Each word spoken hits the atoms with a different energy level and disturbs the atoms differently.

Scientists have worked on the software and technology that can measure how each atom has been disturbed and match each unique disturbance with a unique word.

The technology virtually “replays” the sequence of words that have been spoken inside the walls. It’s like rewinding a tape recorder and you can go as far back in history as you want.

If you find any others, please post them in the comments. This is the canonical list of April Fool’s jokes on the web.

EDITED TO ADD (4/1): “Threat Alert” Jesus.

EDITED TO ADD (4/2): And this by Jim Harper.

Posted on April 1, 2007 at 11:23 AMView Comments

MI5 Terror Alerts by E-mail

Sounds like security theater to me:

But he added that one of the difficult questions was what people should do about the information when they receive it: “There’s not necessarily that much information on the website about how you should act and how you should respond other than being vigilant and calling a hotline if you see anything suspicious.”

The first, called Threat Level Only, will inform the recipient if the nationwide terror threat level changes. The condition is currently listed as severe.

The second more inclusive service is called What’s New, and will be a digest of the latest information from MI5, including speeches made by the director general and links to relevant websites.

I’ve written about terror threat alerts in the UK before.

EDITED TO ADD (1/15): System is in shambles and being overhauled:

Digital detective work by campaigners revealed that the alerting system did little to protect the identities of anyone signing up.

They found that data gathered was being stored in the US leading to questions about who would have access to the list of names and e-mail addresses.

Posted on January 10, 2007 at 6:31 AMView Comments

Britain Adopts Threat Levels

Taking a cue from a useless American idea, the UK has announced a system of threat levels:

“Threat levels are designed to give a broad indication of the likelihood of a terrorist attack,” the intelligence.gov.uk website said in a posting. “They are based on the assessment of a range of factors including current intelligence, recent events and what is known about terrorist intentions and capabilities. This information may well be incomplete and decisions about the appropriate security response are made with this in mind.”

Unlike the previous secret grading system offering seven levels of threat, the new system has been simplified to five, starting with “low,” meaning an attack is unlikely, to “critical,” meaning an attack is expected imminently. Unlike American threat assessments, the British system is not color-coded.

The current level is “severe”:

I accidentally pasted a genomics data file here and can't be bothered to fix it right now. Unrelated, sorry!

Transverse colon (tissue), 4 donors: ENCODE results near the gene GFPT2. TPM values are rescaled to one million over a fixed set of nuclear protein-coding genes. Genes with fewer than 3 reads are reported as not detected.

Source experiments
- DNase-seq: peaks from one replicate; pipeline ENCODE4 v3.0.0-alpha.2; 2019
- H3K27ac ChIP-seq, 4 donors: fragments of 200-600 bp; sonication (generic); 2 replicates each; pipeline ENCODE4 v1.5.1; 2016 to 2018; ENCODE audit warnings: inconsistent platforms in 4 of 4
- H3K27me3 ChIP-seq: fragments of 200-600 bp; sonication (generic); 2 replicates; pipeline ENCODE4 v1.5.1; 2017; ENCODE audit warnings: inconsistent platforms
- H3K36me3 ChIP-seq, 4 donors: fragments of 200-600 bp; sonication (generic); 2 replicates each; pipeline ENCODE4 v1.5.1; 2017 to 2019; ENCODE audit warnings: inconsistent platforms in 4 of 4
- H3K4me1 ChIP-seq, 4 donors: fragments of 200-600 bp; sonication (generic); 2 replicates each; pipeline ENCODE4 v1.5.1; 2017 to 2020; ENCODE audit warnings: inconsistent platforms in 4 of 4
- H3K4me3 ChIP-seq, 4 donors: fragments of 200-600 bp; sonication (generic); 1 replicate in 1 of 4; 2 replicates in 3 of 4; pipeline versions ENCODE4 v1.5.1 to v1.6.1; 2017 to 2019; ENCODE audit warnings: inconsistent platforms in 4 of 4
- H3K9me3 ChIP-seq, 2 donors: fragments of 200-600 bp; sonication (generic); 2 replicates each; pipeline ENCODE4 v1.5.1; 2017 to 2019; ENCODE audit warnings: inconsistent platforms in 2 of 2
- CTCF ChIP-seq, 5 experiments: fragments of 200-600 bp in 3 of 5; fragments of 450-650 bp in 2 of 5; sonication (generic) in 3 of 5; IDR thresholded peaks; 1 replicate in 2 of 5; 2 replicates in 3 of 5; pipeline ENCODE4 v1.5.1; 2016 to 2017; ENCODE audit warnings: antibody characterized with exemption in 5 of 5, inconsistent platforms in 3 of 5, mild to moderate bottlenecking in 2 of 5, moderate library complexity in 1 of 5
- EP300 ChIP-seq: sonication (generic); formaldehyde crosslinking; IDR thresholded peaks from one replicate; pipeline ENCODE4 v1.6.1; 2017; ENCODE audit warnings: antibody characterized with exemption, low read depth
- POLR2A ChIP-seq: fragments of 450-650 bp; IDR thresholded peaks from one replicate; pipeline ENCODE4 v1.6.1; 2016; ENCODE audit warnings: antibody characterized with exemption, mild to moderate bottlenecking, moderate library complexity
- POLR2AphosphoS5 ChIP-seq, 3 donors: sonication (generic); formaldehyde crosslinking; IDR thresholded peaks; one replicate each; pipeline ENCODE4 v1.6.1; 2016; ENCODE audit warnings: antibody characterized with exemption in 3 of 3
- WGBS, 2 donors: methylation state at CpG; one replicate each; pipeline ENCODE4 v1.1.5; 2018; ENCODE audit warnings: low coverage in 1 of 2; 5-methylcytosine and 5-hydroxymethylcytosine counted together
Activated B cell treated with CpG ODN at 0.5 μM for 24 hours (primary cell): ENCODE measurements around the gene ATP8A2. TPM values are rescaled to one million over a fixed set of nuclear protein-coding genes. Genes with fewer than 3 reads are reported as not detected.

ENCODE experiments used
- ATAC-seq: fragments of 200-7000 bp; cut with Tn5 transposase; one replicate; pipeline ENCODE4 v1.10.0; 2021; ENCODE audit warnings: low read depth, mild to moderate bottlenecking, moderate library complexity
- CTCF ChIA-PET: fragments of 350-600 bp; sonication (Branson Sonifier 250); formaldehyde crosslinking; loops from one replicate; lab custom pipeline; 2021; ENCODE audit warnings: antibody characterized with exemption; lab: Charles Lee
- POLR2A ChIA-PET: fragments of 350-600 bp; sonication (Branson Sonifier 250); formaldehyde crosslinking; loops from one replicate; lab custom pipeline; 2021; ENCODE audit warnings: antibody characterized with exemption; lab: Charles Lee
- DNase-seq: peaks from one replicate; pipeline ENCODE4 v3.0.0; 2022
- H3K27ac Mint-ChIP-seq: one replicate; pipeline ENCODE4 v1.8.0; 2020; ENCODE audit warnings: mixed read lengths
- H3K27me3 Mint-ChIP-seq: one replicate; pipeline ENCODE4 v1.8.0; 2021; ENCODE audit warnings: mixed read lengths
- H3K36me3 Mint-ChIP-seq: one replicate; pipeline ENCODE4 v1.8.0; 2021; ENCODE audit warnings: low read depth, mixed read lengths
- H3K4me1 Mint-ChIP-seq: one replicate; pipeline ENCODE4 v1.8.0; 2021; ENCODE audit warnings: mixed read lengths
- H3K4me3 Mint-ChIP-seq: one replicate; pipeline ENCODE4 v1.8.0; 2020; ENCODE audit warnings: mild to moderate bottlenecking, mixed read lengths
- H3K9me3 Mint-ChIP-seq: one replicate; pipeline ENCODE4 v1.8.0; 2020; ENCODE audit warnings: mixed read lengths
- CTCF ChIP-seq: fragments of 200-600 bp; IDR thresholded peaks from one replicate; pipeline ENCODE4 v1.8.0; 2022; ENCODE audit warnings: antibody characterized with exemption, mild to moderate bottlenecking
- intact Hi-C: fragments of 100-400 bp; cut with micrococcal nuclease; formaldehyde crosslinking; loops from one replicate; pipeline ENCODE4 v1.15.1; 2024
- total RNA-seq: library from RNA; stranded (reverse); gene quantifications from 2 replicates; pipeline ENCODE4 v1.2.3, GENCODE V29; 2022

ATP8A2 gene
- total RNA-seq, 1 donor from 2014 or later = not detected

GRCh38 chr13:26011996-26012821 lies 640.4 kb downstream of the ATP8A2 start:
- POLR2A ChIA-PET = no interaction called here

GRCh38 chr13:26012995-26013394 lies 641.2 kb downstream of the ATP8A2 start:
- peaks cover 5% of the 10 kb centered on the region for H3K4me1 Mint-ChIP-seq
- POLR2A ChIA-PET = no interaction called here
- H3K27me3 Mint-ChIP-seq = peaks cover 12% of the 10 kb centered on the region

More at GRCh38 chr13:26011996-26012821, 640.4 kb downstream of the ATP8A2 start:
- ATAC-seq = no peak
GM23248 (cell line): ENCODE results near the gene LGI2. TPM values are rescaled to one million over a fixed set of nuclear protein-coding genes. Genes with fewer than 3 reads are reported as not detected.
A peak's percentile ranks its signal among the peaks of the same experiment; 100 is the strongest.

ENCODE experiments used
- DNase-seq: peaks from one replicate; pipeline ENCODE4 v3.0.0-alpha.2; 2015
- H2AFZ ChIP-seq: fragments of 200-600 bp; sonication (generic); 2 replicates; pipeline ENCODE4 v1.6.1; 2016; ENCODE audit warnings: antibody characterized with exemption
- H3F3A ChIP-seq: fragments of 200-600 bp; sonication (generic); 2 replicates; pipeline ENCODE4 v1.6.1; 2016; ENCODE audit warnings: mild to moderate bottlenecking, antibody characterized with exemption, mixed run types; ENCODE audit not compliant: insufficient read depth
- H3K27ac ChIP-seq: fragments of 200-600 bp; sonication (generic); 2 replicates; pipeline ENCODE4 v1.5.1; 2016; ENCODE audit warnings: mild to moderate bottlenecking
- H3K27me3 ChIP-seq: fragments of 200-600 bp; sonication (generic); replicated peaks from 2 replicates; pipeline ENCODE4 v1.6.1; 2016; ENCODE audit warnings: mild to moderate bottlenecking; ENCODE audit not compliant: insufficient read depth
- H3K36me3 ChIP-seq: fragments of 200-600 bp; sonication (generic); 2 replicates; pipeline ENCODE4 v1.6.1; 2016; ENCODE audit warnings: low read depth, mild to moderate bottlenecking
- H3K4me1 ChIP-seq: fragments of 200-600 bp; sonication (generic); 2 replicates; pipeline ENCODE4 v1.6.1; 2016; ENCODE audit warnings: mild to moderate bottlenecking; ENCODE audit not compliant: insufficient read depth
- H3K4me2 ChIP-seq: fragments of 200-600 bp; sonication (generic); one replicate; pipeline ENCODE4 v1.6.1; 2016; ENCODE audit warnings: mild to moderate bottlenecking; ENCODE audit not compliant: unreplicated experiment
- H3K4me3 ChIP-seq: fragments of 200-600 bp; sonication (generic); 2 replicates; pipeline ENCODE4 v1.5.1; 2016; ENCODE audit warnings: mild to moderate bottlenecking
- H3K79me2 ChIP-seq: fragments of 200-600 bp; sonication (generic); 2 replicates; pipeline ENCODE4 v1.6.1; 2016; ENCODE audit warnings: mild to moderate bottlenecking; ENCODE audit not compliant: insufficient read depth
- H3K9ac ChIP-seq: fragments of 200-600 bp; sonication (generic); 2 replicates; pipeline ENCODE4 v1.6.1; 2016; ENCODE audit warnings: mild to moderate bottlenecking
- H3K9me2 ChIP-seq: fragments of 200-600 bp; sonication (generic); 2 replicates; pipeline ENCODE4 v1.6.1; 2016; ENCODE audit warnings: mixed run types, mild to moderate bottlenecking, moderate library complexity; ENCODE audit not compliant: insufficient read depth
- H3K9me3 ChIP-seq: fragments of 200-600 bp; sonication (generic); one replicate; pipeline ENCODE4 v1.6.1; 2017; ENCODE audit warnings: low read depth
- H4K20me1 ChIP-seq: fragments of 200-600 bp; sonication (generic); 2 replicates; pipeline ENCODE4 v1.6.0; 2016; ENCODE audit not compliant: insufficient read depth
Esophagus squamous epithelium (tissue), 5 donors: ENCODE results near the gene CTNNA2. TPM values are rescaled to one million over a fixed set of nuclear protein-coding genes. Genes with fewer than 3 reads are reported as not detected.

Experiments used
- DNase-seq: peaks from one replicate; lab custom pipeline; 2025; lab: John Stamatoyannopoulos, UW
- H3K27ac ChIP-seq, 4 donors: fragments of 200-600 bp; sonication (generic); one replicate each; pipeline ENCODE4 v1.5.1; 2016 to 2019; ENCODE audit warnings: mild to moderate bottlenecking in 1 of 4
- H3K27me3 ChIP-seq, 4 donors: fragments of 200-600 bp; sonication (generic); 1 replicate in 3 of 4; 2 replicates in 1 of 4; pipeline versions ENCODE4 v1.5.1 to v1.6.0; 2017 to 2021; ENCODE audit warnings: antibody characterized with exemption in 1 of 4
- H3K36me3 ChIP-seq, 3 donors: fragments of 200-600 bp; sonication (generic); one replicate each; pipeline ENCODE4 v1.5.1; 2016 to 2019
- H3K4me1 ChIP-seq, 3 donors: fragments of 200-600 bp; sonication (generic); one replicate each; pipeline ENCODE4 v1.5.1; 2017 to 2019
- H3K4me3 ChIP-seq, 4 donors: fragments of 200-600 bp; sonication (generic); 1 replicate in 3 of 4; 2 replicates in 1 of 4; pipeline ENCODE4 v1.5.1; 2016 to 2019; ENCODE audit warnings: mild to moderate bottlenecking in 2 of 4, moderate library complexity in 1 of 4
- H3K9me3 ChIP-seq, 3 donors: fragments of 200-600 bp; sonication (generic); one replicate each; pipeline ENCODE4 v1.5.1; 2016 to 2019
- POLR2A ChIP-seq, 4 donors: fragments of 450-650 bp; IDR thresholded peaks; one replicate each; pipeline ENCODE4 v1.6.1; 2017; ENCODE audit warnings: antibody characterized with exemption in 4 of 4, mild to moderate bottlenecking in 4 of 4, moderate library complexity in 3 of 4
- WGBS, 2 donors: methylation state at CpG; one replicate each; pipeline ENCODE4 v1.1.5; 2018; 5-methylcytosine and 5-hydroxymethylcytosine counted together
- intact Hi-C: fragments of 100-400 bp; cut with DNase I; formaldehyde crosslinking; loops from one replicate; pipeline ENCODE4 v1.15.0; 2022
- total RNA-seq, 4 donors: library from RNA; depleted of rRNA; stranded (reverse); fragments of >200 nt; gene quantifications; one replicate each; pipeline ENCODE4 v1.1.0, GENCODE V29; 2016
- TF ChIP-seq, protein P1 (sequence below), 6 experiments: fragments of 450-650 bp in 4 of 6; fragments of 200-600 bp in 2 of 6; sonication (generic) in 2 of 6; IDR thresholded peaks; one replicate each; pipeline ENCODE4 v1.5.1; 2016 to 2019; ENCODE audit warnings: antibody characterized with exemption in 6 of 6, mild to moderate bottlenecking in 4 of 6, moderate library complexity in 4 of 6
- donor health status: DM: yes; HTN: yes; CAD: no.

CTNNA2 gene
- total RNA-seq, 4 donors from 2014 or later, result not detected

“Severe” is the second-highest threat level, but the Web site did not say what kind of attack was likely. The assessment is roughly the same as it has been for a year.

I wrote about the stupidity of this sort of system back in 2004:

In theory, the warnings are supposed to cultivate an atmosphere of preparedness. If Americans are vigilant against the terrorist threat, then maybe the terrorists will be caught and their plots foiled. And repeated warnings brace Americans for the aftermath of another attack.

The problem is that the warnings don’t do any of this. Because they are so vague and so frequent, and because they don’t recommend any useful actions that people can take, terror threat warnings don’t prevent terrorist attacks. They might force a terrorist to delay his plan temporarily, or change his target. But in general, professional security experts like me are not particularly impressed by systems that merely force the bad guys to make minor modifications in their tactics.

And the alerts don’t result in a more vigilant America. It’s one thing to issue a hurricane warning, and advise people to board up their windows and remain in the basement. Hurricanes are short-term events, and it’s obvious when the danger is imminent and when it’s over. People can do useful things in response to a hurricane warning; then there is a discrete period when their lives are markedly different, and they feel there was utility in the higher alert mode, even if nothing came of it.

It’s quite another thing to tell people to be on alert, but not to alter their plans?as Americans were instructed last Christmas. A terrorist alert that instills a vague feeling of dread or panic, without giving people anything to do in response, is ineffective. Indeed, it inspires terror itself. Compare people’s reactions to hurricane threats with their reactions to earthquake threats. According to scientists, California is expecting a huge earthquake sometime in the next two hundred years. Even though the magnitude of the disaster will be enormous, people just can’t stay alert for two centuries. The news seems to have generated the same levels of short-term fear and long-term apathy in Californians that the terrorist warnings do. It’s human nature; people simply can’t be vigilant indefinitely.